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Sail from a model canoe from the Kapingamarangi Atoll, Micronesia

Date: 1969-1976
Dimensions:
Overall (laid flat): 570 x 620 x 20 mm
Medium: Wood, cloth and plant material
Credit Line: ANMM Collection Gift from David and Barry Lewis
Classification:Models
Object Name: Model sail
Object No: 00048185
Place Manufactured:Kapingamarangi

User Terms

    Description
    David Lewis (1917-2002) collected these models in 1969 and 1976 during research for his work on indigenous Pacific ocean travel and navigation. Traditionally, such models as these were used by Pacific Island peoples to teach navigation skills.

    Lewis's efforts to understand and create awareness of indigenous pacific navigation skills formed an early part of the growing trend of re-creating historic vessels and re-tracing voyages. It was also instrumental in creating a revival of traditional indigenous boat building skills and navigational lore in many islands across the Pacific.

    Five models of water craft were contructed by indigenous people and include canoes and outriggers from various Pacific Islands. The Kapingamarangi canoe is from the Federated States of Micronesia, and was given to Lewis by Hawaiin artist 'Herb' Kane in 1976.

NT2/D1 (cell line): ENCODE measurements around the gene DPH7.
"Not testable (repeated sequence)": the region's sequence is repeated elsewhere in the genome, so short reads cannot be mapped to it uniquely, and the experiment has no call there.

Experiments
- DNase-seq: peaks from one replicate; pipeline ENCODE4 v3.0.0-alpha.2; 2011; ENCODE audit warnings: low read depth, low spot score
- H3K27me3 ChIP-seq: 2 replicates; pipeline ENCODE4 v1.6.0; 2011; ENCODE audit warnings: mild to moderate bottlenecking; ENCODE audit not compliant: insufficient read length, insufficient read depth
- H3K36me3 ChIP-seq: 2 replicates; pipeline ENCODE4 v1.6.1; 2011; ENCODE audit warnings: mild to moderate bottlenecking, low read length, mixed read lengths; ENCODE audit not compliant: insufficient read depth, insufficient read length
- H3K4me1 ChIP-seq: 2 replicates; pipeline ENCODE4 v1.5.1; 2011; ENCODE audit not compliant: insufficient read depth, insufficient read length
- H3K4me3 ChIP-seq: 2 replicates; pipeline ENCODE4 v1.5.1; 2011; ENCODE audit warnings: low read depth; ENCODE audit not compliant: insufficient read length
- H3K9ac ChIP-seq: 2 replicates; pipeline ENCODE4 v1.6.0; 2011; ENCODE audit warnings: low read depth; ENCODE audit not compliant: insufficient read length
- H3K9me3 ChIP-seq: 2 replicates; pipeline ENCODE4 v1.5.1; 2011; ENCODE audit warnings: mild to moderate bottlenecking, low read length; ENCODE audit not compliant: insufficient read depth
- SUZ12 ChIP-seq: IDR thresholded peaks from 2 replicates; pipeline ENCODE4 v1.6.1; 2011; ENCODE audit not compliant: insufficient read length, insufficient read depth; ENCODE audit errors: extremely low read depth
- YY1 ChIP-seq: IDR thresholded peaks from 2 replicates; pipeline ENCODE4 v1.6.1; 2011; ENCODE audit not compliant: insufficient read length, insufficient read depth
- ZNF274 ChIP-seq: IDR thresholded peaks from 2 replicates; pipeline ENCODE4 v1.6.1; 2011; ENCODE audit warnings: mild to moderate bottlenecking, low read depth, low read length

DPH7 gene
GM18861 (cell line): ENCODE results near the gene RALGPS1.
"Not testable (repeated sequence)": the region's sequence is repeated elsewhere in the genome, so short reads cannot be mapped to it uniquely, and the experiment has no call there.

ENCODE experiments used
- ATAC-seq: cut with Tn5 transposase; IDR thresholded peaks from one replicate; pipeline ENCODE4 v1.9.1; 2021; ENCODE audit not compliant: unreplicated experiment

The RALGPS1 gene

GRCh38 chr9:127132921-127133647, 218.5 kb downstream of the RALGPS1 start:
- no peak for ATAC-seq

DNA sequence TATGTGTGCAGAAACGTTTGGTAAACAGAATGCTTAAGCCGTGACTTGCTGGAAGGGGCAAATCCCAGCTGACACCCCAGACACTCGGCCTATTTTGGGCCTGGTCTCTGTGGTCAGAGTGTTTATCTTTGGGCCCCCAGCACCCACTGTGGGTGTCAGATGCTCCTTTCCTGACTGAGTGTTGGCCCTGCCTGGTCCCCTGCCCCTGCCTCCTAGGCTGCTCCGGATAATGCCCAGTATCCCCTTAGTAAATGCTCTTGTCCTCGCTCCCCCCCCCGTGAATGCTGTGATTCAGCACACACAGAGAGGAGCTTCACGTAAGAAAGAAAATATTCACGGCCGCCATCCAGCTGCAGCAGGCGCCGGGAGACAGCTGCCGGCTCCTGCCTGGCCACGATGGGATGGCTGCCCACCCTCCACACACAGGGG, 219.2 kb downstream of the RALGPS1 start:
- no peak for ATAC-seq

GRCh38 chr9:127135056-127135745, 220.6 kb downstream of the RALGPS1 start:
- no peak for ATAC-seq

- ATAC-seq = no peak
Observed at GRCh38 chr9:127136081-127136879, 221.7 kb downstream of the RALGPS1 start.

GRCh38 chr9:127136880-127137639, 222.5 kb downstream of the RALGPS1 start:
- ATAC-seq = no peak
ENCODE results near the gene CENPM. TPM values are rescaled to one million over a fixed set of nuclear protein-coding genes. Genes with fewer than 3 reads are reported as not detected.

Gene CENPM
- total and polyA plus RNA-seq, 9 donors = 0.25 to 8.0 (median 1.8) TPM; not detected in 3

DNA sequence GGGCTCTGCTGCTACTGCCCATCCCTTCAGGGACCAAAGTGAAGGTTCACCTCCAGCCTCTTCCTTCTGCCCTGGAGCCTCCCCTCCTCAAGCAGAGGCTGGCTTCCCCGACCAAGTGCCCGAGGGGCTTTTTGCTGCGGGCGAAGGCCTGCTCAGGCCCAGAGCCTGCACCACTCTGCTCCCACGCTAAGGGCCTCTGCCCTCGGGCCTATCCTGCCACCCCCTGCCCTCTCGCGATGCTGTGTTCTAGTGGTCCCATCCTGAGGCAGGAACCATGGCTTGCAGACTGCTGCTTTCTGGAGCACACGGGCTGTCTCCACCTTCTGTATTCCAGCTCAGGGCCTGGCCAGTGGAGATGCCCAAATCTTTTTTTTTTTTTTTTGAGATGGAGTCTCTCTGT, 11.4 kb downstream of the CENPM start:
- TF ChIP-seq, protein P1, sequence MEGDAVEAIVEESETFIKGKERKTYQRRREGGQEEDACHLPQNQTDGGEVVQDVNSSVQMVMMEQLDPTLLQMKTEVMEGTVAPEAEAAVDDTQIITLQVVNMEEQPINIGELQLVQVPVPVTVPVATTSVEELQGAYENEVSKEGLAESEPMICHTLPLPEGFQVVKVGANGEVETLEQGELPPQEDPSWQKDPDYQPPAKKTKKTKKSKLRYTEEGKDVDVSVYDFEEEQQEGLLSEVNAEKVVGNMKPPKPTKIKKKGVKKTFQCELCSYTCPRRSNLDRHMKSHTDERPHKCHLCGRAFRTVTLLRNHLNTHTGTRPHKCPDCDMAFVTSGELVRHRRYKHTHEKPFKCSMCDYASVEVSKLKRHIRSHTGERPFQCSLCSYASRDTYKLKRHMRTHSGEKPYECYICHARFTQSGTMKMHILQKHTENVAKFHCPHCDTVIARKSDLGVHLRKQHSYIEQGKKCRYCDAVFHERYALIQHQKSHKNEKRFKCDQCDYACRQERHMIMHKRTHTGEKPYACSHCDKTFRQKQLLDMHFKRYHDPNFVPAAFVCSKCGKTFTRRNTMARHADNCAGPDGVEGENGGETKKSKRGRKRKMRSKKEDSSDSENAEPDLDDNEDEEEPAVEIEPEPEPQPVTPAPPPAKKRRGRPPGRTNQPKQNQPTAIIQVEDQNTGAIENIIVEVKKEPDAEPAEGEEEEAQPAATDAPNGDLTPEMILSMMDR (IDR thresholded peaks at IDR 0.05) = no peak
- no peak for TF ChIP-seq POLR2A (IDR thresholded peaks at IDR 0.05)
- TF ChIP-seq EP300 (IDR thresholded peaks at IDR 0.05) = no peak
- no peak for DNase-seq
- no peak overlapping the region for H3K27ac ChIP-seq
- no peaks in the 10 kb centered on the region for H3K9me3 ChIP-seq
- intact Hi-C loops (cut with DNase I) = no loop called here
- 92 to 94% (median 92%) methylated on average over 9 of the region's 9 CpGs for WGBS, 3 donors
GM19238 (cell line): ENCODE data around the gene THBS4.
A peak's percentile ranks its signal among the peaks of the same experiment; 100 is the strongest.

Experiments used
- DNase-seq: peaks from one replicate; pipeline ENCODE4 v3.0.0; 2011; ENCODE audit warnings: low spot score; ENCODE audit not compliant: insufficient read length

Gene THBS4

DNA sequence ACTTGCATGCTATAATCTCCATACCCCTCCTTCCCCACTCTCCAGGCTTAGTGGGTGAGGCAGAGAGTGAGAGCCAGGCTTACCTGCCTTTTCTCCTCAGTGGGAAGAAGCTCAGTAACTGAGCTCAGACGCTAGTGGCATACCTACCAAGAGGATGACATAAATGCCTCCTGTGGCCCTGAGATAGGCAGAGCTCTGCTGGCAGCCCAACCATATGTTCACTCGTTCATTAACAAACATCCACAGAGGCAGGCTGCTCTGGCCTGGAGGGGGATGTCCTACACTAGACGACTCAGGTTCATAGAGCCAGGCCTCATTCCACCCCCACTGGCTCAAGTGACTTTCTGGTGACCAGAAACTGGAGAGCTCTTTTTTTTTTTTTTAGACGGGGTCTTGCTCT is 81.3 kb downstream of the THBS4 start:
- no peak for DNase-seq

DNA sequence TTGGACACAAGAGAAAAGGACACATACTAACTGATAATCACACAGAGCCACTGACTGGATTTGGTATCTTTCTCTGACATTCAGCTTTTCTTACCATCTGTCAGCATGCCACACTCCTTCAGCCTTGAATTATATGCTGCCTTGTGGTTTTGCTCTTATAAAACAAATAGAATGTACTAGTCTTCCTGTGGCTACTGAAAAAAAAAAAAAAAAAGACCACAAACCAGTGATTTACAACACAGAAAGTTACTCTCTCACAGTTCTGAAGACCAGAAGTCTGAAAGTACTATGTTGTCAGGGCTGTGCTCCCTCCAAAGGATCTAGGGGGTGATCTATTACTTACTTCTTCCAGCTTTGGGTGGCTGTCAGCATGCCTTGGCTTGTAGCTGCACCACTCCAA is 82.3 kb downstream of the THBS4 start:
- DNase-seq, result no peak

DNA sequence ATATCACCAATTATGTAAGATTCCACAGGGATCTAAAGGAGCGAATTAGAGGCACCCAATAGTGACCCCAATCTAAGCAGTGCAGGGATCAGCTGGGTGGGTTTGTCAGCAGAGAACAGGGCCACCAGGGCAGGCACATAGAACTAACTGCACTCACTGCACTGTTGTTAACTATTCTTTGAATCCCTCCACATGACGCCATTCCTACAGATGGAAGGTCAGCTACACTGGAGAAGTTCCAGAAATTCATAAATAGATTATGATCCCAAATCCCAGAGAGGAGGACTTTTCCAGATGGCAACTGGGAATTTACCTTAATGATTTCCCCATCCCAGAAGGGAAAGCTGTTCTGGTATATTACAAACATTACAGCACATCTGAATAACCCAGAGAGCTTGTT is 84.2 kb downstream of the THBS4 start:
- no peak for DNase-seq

The four other models were collected by David Lewis and his son Barry in 1969. The Poluwot wa from the Caroline Islands was made by the son-in-law of the ppalu (navigator) Hipour. The Te Puke, was collected from Temoto province in the Solomon Islands and built by, according to Lewis, one of the last two te puke builders. The Kiribati was collected from Nikunau Island and the Ninigo from Papua New Guinea.
    SignificanceDavid Lewis (1917-2002) collected these models during research for his work on indigenous Pacific ocean travel and navigation. Traditionally, such models as these were used by Pacific Island peoples to teach navigation skills.